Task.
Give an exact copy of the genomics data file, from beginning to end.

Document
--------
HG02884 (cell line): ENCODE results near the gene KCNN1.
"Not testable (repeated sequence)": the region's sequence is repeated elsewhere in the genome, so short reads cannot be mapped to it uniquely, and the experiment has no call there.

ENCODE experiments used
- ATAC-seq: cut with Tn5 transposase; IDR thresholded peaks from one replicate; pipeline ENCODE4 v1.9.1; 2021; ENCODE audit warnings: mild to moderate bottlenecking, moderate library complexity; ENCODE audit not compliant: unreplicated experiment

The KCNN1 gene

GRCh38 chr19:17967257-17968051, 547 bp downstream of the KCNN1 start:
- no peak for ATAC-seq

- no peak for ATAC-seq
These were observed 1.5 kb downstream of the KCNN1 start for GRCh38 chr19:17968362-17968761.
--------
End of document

HG02884 (cell line): ENCODE results near the gene KCNN1.
"Not testable (repeated sequence)": the region's sequence is repeated elsewhere in the genome, so short reads cannot be mapped to it uniquely, and the experiment has no call there.

ENCODE experiments used
- ATAC-seq: cut with Tn5 transposase; IDR thresholded peaks from one replicate; pipeline ENCODE4 v1.9.1; 2021; ENCODE audit warnings: mild to moderate bottlenecking, moderate library complexity; ENCODE audit not compliant: unreplicated experiment

The KCNN1 gene

GRCh38 chr19:17967257-17968051, 547 bp downstream of the KCNN1 start:
- no peak for ATAC-seq

- no peak for ATAC-seq
These were observed 1.5 kb downstream of the KCNN1 start for GRCh38 chr19:17968362-17968761.